All these details are now matters of history, and I refer to them merely for the three following reasons.

FIRST, That whatever may be thought of the action of the Irish Bishops, no one who bears in mind the long interval during which the question was under their careful consideration, and the opportunities which in the most formal manner they took to obtain the opinion of the Anglican Communion on the subject, can say that they acted in the matter with precipitancy.

SECONDLY, I have, I think, made it clear that this work of Reform in Spain and Portugal, and this desire on the part of the Reformers for the consecration of a Bishop was not due in any sense whatsoever to intervention on my part. I have shown how that the whole question had been actually under the consideration of the Lambeth Conference (of 1878), and had been solemnly dealt with by a resolution before I had been led to take any interest in the matter. I do not mean that if I had taken an active part in these initial steps I should have anything wherewith to reproach myself. But this at least is, I think, beyond question—the idea of the consecration of a Bishop was not a "fad" of my own conception. When the responsibility of aiding in carrying out such an effort was evidently cast in my [xi/xii] way by God, I felt that I could not disobey the call. But the duty was not one of my own seeking.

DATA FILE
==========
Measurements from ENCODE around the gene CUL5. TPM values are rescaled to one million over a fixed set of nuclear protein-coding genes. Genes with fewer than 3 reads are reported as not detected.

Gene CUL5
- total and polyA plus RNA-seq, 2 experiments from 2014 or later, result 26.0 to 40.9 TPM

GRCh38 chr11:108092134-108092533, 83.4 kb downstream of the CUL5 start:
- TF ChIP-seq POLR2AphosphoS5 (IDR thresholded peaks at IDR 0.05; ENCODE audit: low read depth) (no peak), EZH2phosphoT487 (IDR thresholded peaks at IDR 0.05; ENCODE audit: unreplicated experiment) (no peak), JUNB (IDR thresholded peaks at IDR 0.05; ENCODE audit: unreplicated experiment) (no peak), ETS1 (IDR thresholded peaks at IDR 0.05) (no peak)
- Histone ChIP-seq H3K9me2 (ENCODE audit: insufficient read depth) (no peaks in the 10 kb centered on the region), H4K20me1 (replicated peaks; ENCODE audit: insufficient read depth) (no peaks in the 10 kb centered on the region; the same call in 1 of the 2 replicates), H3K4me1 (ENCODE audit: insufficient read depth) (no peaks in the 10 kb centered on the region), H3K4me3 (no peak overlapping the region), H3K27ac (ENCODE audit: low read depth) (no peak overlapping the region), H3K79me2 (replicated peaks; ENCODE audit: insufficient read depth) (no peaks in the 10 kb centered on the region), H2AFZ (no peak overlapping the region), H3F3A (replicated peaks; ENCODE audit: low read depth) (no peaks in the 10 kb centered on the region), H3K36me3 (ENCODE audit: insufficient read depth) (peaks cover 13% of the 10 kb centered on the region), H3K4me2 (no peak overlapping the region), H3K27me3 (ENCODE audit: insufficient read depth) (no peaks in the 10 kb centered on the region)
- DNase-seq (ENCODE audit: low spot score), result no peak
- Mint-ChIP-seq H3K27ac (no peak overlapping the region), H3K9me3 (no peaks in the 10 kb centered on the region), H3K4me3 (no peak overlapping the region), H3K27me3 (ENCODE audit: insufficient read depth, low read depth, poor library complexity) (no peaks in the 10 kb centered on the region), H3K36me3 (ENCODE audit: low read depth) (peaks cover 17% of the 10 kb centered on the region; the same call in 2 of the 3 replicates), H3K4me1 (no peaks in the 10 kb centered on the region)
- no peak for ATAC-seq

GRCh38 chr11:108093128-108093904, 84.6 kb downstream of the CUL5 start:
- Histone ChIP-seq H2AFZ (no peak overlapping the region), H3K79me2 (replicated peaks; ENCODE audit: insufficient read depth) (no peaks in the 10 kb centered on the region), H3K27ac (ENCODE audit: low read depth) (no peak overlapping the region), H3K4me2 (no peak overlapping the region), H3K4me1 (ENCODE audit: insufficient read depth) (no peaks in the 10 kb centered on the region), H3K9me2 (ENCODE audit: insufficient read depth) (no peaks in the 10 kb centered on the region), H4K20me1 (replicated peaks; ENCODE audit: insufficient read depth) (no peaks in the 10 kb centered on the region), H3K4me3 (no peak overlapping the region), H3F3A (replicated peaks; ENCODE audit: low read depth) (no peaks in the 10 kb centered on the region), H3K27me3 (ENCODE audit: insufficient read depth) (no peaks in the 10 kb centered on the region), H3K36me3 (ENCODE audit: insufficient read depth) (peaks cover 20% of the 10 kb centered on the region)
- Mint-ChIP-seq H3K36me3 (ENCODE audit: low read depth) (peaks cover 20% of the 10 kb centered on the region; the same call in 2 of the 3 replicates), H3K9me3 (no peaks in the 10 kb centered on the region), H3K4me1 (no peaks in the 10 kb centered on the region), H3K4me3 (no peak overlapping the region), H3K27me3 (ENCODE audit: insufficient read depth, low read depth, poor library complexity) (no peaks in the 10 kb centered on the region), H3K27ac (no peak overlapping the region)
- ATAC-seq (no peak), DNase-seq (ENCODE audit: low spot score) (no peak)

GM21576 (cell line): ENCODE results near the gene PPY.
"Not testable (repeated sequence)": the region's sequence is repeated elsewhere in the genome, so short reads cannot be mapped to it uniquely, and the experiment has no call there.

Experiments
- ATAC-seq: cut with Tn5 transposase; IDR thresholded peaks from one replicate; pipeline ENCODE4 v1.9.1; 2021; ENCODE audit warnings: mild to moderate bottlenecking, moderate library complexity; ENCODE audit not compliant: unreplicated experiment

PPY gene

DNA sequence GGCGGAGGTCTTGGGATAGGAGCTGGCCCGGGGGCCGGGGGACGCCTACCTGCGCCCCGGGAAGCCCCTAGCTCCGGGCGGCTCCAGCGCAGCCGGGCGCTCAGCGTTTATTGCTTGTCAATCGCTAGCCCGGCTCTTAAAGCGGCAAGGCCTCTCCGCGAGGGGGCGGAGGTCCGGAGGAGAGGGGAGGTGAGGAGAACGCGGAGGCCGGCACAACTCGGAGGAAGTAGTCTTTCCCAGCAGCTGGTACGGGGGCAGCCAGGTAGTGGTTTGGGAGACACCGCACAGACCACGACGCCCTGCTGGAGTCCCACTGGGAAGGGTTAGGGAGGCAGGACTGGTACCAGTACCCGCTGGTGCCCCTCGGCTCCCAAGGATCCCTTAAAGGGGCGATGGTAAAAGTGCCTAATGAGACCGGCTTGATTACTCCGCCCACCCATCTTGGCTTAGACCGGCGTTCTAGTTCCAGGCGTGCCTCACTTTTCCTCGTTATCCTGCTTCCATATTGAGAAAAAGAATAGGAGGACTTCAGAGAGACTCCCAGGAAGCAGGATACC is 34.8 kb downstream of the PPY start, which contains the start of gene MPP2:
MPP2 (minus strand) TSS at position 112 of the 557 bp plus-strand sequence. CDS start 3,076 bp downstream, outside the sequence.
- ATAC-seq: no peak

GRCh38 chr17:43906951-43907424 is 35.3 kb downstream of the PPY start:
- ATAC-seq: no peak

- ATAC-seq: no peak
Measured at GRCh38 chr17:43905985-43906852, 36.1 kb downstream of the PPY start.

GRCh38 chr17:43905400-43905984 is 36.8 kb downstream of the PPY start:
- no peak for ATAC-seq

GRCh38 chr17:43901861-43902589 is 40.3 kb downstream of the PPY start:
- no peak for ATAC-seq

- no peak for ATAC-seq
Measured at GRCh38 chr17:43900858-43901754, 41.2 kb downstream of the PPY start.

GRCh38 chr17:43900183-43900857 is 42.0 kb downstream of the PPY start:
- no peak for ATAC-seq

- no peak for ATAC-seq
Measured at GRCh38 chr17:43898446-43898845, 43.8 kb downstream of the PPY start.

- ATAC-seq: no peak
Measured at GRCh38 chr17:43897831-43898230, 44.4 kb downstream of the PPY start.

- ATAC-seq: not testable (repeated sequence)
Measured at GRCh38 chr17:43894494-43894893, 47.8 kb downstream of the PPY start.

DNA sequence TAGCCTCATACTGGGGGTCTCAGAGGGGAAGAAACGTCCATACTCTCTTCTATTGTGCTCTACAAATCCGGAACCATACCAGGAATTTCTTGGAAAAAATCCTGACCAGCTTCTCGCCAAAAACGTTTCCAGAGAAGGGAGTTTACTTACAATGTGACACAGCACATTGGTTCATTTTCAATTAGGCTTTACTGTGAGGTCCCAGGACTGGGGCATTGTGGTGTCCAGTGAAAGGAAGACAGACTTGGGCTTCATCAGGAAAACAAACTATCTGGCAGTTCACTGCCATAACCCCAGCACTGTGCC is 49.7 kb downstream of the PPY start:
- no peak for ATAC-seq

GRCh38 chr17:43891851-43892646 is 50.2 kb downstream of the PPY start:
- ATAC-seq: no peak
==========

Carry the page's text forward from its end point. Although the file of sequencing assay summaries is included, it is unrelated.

THIRDLY, I am anxious to put on record the obligation I am under to Dr. Noyes for having interested me first in this good work, and to bear my testimony to the invaluable services which he has since rendered to the cause, as Hon. Secretary of the Spanish and Portuguese Church-Aid Society and editor of the periodical Light and Truth, which has so ably recorded for the last sixteen years the progress of the work.

His last, and not least, great service to the movement is this little book, to which at his request I am now prefixing this Introduction. No more concise, accurate or graphic history of the work has ever appeared. It is, indeed, impossible to overestimate the importance of such a summary of facts for reference at the present time. Such a history of the work has been again and again asked for. It fills an admitted blank, and could not fill it better!

More I could say, but as I have already observed, the book speaks for itself. It tells its own tale. May God prosper it on its way, and make it a blessing to all who may read it, and to the great cause which it has at heart!


Dublin, March 17th, 1897.

[The above words were among the last written by His Grace, who was called away a few days afterwards. His loss to the cause of Church Reform in Spain is an irreparable one.]